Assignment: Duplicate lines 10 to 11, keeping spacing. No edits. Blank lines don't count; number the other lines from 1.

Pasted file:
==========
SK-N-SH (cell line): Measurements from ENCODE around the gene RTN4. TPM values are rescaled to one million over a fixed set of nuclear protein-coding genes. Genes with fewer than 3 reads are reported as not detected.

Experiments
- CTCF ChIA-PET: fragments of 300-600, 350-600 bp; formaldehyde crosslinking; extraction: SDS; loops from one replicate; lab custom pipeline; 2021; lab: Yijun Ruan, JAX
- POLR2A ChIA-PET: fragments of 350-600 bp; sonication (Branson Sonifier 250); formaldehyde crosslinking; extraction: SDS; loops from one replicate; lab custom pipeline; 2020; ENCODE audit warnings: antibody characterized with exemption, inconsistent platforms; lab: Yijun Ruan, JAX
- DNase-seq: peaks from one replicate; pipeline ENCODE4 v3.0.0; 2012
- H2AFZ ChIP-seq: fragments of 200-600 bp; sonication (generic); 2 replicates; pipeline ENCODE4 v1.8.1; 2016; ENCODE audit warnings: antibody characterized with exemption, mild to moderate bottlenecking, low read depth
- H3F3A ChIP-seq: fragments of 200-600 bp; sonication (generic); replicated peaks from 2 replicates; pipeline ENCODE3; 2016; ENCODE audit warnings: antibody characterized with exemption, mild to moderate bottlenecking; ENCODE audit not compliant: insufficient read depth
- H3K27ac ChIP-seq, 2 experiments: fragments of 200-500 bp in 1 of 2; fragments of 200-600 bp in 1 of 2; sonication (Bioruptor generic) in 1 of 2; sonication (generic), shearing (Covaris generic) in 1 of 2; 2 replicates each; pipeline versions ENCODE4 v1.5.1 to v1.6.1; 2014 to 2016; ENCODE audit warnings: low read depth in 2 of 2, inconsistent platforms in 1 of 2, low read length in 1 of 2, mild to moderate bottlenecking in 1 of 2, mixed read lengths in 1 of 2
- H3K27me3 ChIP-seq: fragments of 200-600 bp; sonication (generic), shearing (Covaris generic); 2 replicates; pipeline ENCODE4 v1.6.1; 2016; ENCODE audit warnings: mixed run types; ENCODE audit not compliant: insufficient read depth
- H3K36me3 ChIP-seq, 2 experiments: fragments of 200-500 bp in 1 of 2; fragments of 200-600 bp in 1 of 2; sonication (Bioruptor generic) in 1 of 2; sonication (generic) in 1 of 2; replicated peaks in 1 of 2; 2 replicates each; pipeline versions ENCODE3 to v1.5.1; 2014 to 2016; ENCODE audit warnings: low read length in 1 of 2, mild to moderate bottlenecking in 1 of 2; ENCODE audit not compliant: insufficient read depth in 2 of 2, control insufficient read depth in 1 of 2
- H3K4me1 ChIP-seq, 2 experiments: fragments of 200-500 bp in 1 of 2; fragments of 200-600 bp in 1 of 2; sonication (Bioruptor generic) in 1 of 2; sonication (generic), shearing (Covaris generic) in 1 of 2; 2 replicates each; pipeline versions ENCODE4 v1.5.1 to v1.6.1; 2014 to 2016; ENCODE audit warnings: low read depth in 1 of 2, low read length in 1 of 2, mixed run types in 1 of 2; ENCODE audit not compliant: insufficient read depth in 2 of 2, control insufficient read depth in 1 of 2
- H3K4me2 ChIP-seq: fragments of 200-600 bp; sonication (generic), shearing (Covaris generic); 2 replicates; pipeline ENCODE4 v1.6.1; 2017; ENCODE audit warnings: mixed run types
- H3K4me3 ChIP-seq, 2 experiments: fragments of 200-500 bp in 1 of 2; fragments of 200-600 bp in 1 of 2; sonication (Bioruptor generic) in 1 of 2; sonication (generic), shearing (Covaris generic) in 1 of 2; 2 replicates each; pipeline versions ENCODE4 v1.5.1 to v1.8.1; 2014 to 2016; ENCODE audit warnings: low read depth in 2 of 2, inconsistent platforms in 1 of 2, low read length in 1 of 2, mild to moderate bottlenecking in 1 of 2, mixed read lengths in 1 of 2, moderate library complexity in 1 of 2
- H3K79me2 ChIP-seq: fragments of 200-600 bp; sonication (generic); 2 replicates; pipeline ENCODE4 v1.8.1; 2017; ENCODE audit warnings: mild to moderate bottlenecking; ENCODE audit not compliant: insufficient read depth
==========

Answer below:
- H3K36me3 ChIP-seq, 2 experiments: fragments of 200-500 bp in 1 of 2; fragments of 200-600 bp in 1 of 2; sonication (Bioruptor generic) in 1 of 2; sonication (generic) in 1 of 2; replicated peaks in 1 of 2; 2 replicates each; pipeline versions ENCODE3 to v1.5.1; 2014 to 2016; ENCODE audit warnings: low read length in 1 of 2, mild to moderate bottlenecking in 1 of 2; ENCODE audit not compliant: insufficient read depth in 2 of 2, control insufficient read depth in 1 of 2
- H3K4me1 ChIP-seq, 2 experiments: fragments of 200-500 bp in 1 of 2; fragments of 200-600 bp in 1 of 2; sonication (Bioruptor generic) in 1 of 2; sonication (generic), shearing (Covaris generic) in 1 of 2; 2 replicates each; pipeline versions ENCODE4 v1.5.1 to v1.6.1; 2014 to 2016; ENCODE audit warnings: low read depth in 1 of 2, low read length in 1 of 2, mixed run types in 1 of 2; ENCODE audit not compliant: insufficient read depth in 2 of 2, control insufficient read depth in 1 of 2